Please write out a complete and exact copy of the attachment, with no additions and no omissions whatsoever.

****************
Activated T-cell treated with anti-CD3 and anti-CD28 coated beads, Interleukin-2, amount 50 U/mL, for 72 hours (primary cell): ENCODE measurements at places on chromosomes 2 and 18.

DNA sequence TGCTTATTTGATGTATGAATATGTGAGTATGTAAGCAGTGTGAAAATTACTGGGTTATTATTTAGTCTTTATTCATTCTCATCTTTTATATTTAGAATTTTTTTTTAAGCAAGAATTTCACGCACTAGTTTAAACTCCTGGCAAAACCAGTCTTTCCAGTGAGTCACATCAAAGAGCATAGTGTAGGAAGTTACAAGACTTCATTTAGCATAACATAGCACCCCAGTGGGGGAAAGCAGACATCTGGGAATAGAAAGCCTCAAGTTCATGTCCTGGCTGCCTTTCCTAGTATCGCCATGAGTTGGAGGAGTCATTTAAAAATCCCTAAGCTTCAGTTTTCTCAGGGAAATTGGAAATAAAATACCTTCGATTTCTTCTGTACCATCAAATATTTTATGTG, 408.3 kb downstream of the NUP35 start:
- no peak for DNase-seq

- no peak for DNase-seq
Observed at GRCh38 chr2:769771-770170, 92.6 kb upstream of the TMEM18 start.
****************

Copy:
Activated T-cell treated with anti-CD3 and anti-CD28 coated beads, Interleukin-2, amount 50 U/mL, for 72 hours (primary cell): ENCODE measurements at places on chromosomes 2 and 18.

DNA sequence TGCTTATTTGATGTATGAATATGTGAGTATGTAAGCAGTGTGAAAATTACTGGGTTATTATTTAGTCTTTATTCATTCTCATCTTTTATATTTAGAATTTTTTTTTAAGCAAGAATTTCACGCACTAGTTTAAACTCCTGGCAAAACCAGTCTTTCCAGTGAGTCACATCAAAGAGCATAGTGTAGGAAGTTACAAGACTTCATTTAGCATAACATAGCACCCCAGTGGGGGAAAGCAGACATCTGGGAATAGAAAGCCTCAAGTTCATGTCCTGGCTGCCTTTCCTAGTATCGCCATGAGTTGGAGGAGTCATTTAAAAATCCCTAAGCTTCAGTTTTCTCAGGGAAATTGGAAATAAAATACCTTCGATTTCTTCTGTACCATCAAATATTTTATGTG, 408.3 kb downstream of the NUP35 start:
- no peak for DNase-seq

- no peak for DNase-seq
Observed at GRCh38 chr2:769771-770170, 92.6 kb upstream of the TMEM18 start.